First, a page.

Figuring out how to convert a nest egg into enough income to fund a comfortable retirement without completely draining savings is perhaps the biggest issue facing retirees and financial advisors. Wade Pfau, a soft-spoken, Princeton University-trained economist, has taken on the task of trying to solve the puzzle.
Pfau, 37, spent the first decade of his career teaching economics to bureaucrats from emerging markets at the National Graduate Institute of Policy Studies in Tokyo. But he has long had an interest in retirement, going back to his doctoral thesis, which focused on President George W. Bush’s Social Security reform proposal. Pfau came into the limelight in 2010 with a paper that poked holes in the 4% rule long used in financial planning to help retirees spend a nest egg judiciously. After data showed that the rule, which posits the withdrawal of 4% of a portfolio in the first year of retirement, with annual adjustments for inflation thereafter, had worked in only two of 20 developed countries — the U.S. and Canada — Pfau dug deeper. He found that the rule wouldn’t work in a number of circumstances, including retiring during a market downturn and in a period of historically low interest rates.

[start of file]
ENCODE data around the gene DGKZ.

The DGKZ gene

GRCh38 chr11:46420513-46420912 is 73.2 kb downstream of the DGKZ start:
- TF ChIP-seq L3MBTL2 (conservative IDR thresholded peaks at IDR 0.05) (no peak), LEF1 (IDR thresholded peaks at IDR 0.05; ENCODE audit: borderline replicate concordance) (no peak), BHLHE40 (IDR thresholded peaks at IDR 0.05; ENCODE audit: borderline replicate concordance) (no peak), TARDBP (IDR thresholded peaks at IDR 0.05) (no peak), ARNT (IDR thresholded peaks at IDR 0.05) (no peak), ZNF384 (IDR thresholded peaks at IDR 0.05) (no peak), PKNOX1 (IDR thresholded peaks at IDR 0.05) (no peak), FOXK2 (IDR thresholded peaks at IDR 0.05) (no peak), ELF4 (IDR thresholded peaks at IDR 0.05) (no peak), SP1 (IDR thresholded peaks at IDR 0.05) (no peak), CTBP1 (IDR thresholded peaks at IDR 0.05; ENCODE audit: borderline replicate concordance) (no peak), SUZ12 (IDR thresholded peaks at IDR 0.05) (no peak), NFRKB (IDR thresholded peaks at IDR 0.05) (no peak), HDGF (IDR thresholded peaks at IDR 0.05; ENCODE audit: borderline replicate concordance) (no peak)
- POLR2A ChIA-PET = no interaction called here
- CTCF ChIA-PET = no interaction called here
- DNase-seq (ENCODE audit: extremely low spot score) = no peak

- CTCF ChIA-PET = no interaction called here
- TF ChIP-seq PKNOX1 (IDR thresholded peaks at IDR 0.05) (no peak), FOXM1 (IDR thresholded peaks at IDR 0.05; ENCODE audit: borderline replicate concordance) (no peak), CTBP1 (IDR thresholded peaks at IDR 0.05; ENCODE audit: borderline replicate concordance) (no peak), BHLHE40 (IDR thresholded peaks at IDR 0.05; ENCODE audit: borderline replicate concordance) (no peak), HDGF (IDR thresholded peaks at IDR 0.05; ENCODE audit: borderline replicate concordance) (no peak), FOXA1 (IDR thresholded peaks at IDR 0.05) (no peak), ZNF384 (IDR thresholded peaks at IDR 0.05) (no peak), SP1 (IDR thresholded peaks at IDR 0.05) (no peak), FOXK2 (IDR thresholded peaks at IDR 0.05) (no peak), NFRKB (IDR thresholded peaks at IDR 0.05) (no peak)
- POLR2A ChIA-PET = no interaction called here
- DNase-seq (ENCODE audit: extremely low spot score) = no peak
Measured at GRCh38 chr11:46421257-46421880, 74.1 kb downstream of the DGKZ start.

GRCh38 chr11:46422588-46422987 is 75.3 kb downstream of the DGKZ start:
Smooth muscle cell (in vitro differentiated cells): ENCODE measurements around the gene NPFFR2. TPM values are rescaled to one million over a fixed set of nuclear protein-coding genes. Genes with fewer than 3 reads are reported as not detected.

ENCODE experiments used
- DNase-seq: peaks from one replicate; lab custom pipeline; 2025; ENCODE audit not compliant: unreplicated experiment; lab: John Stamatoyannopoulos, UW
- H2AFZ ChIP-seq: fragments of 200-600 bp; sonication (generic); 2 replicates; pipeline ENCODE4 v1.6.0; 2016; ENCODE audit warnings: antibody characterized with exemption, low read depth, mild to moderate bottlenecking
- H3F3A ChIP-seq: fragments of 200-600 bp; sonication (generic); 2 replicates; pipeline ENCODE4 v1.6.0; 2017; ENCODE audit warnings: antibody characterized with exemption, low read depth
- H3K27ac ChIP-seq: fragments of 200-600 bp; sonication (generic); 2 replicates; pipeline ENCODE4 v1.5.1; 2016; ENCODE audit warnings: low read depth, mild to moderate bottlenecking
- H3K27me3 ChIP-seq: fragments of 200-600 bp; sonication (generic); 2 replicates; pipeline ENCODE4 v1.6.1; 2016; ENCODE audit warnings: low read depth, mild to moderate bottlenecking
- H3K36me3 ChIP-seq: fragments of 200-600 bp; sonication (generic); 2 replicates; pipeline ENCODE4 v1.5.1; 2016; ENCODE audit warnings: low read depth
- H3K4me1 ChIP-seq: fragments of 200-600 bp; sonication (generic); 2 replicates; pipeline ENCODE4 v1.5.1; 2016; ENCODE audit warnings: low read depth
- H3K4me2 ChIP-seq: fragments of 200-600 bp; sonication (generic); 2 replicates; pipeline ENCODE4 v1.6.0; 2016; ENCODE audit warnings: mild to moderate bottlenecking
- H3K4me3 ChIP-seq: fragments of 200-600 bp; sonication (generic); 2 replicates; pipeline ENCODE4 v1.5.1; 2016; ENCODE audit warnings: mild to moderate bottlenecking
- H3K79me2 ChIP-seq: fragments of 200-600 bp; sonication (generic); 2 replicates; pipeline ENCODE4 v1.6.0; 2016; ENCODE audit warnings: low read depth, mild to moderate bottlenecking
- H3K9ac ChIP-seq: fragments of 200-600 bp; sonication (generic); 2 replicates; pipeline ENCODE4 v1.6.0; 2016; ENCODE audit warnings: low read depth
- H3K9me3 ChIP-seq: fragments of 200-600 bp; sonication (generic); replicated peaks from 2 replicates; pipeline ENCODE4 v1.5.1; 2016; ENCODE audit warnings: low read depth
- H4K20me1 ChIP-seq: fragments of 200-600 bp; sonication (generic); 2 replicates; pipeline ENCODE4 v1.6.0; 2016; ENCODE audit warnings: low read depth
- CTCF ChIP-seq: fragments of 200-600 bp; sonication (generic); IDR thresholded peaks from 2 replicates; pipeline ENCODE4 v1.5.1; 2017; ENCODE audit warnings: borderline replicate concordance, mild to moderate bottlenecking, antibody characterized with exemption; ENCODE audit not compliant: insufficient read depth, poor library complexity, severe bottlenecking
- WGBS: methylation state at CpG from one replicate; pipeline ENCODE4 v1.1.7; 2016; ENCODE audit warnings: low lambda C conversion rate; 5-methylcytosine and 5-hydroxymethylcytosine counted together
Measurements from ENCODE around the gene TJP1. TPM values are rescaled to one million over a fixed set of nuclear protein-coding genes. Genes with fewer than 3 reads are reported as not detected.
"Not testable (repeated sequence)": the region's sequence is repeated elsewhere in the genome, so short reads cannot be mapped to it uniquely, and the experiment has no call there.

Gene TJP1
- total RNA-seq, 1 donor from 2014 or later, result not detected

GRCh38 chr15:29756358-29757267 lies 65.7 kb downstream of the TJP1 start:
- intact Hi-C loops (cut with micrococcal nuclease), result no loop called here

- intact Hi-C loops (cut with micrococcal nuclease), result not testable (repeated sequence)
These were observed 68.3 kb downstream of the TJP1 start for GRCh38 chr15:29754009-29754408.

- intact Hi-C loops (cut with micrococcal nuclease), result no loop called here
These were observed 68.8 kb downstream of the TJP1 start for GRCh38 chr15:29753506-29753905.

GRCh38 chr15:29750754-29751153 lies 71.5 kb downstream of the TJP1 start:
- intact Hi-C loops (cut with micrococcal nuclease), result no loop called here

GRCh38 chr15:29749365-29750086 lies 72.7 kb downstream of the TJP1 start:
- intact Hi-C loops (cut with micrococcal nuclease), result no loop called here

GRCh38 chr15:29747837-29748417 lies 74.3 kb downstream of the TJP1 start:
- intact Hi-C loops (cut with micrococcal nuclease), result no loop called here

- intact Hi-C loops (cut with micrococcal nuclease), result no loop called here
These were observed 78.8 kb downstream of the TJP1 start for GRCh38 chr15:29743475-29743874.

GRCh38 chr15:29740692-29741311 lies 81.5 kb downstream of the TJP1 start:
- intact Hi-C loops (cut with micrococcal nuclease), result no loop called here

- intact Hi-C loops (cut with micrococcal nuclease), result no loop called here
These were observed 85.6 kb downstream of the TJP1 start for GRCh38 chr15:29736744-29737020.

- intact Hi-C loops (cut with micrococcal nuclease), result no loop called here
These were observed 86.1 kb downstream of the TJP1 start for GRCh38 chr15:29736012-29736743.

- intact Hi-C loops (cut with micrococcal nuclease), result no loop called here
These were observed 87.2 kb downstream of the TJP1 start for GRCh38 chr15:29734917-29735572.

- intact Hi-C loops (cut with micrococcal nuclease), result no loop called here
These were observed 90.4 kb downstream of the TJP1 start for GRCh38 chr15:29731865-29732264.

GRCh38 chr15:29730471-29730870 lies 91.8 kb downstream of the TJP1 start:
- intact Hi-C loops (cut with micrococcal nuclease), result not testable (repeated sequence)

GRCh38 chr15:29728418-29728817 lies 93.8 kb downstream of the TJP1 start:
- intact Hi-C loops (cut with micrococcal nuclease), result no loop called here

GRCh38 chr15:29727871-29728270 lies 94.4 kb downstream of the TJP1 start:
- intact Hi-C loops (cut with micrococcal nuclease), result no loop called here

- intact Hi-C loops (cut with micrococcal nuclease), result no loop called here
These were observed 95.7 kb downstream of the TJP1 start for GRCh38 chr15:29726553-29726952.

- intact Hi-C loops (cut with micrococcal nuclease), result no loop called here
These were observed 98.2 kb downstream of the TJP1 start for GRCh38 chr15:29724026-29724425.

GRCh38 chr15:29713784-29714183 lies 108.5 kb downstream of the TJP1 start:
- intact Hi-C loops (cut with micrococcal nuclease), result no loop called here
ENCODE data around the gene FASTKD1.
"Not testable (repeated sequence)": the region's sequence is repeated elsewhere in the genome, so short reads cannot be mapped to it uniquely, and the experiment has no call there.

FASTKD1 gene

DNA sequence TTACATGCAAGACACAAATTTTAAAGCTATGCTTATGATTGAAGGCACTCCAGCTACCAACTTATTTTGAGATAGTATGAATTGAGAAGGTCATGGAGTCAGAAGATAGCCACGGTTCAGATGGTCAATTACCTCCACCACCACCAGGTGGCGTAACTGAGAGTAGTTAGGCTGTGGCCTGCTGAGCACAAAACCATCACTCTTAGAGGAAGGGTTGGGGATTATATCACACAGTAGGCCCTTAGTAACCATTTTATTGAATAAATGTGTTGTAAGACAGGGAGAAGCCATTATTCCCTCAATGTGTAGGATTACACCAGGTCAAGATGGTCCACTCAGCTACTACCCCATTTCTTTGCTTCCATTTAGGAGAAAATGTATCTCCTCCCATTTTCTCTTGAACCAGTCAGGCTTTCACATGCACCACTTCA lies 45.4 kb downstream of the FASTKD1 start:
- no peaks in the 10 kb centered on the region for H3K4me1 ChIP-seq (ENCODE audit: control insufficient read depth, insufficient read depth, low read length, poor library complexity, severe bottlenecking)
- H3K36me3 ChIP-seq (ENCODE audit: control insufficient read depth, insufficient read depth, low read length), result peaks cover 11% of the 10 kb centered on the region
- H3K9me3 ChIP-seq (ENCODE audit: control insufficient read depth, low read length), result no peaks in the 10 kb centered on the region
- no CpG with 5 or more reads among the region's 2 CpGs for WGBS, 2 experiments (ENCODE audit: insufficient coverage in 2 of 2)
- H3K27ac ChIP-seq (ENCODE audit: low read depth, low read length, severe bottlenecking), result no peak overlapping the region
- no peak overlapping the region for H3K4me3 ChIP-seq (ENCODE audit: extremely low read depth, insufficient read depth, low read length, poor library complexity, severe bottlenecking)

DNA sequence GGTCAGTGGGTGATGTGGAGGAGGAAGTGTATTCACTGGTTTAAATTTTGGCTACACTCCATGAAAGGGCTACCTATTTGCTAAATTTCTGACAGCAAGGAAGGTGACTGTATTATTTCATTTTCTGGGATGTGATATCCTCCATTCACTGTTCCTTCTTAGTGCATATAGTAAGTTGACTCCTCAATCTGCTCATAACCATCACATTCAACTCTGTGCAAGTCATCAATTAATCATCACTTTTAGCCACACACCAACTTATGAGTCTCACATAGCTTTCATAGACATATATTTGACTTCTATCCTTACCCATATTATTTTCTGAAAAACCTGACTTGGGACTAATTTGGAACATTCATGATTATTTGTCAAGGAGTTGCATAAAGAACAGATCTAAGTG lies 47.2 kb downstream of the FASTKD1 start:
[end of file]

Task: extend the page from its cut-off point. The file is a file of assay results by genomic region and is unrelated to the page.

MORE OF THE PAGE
Barron’s: The 4% rule was first introduced in 1994 by financial advisor Bill Bengen, and quickly became conventional wisdom. What’s wrong with it?
Wade Pfau: Where to begin.…It’s not always appropriate. The rule suggests that if retirees withdraw 4% of their portfolio in their first year of retirement, and adjust that initial amount for inflation in subsequent years, they’ll have a low risk of depleting their portfolio in 30 years. In 1994, a 30-year retirement was a conservative assumption — retiring at 65 or even 55 and living another 30 years was well beyond average life spans. But today, there is a 50% chance that one member of a higher-income, 65-year-old couple will live until 95…
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